Thais: Armed with Self-Respect
Maurice Tanner's timely and accurate feature on Thailand ("Welcome to the Domino That Didn't Fall," July) struck a responsive chord. For the last five years I have worked with American companies setting up joint ventures in Thailand and the Philippines. The contrast between the two is striking. Filipinos are conditioned to look for government solutions to problems and to blame the government when their expectations are not met. Thais, by contrast, have a lot less to work with but have come much farther by believing they can prosper by their own ambitions.
All over the world the examples are in place. European interventionists will have trouble ignoring countries like Thailand.
Buckley on Drugs
In his review (July) of William F. Buckley's book Right Reason, Bill Kauffman writes that, insofar as drug use is concerned, Buckley's commitment to personal liberty extends no further than his belief that heroin should be made available to terminally ill cancer patients.
But this book is apparently not a reliable guide to Buckley's views on the subject. In the summer of 1985, perhaps too late for inclusion in Right Reason, he wrote in his syndicated column that eliminating street drugs is impossible in a democratic society and that "therefore we are probably better off licensing the drugs and mounting huge campaigns against their use." More recently, in National Review he described the decriminalization of drugs as "the only sensible course for America."
There are, of course, plenty of areas in which Buckley's views are still hostile to personal liberty, and he sees the decriminalization of drugs as a necessary evil rather than a positive good. But his commitment to freedom is nevertheless a bit stronger than Kauffman's review suggests.
Charles D. Poe
What Does Means Really Mean?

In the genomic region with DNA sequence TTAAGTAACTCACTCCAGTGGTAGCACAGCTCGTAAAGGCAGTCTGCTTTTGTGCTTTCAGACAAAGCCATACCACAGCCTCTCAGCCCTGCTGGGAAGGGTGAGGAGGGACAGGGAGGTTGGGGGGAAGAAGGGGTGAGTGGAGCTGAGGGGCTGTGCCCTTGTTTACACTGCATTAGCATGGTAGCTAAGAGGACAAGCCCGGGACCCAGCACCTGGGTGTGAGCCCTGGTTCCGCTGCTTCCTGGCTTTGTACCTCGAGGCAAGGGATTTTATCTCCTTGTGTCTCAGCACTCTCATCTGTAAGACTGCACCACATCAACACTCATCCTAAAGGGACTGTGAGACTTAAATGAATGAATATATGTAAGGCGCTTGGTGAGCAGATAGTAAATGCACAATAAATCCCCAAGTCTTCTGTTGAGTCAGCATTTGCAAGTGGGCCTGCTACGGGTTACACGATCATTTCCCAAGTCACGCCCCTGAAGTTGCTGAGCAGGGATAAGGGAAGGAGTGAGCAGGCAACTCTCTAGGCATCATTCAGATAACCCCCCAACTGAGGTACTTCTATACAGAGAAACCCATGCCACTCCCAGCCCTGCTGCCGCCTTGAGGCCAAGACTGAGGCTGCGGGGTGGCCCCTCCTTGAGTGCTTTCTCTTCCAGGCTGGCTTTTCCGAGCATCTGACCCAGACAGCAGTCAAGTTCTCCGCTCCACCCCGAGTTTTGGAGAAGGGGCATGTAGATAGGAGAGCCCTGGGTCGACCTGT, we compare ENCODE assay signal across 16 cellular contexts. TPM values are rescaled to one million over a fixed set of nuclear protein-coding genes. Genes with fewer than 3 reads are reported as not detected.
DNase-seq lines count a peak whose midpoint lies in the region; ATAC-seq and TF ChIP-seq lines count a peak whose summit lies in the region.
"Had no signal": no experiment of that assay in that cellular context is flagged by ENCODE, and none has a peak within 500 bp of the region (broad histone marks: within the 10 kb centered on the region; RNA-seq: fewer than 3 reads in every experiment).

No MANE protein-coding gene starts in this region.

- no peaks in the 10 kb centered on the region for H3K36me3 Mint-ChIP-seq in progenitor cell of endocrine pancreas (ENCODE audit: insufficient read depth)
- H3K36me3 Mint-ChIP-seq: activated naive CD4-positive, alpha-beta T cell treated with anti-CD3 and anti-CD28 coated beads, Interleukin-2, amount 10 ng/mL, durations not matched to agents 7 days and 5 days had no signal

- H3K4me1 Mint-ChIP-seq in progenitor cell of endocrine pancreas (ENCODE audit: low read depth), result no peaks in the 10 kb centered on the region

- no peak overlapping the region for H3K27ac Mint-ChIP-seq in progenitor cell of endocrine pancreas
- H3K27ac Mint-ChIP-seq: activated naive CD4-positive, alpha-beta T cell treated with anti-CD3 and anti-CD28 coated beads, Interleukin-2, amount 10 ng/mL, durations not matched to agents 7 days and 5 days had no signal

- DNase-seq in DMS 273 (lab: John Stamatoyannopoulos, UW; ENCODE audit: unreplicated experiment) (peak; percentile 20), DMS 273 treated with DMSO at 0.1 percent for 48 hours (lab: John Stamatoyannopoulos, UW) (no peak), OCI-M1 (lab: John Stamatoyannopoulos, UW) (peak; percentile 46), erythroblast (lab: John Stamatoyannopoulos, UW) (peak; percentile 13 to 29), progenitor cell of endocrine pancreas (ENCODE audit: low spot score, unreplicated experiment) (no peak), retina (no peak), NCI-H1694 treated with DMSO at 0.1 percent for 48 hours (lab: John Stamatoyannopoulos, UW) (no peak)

I enjoyed the interview (Aug.-Sept.) with Russell Means. But I wish that your interviewer had pinned Means down and either made him answer or say that he would not answer certain questions. For example: "Would you be satisfied with governments at all levels deregulating Indian affairs, abandoning existing distinctions, and treating Indians like any other US citizens?" Means parried the question by saying Indians are forced to be US citizens. Most Indians today received US citizenship the same way most non-Indians received it—by being born in the United States.
I would like to know if Means wants no special treatment or better special treatment for Indians.
John G. Tietz
The State Against Indians
Much can be learned from the words of Russell Means, even though some of his tactics may seem distasteful or ill-advised. His courage in speaking out against the Sandinista genocide of his Indian brothers in Nicaragua merits our respect, since it has made him a pariah to the American left.
At the beginning of the Reagan administration I had the responsibility for attempting to coordinate Indian policy in the White House. Despite Reagan's very sincere concern about Indians, his administration was no more able than its predecessors to address the Indian question meaningfully. The sense of utter futility and tragedy that this experience gave me was a significant part of my decision to depart the staff in 1982.
Of particular interest to me was Means's observation, quoting Vine DeLoria, Jr., that "until the U.S. learns to treat its Indian people with justice and fairness, its foreign policy will always be a failure." I once tried to make this same point to a high State Department official concerned about the Marxist regime in Nicaragua. My remark, alas, was met with complete bewilderment.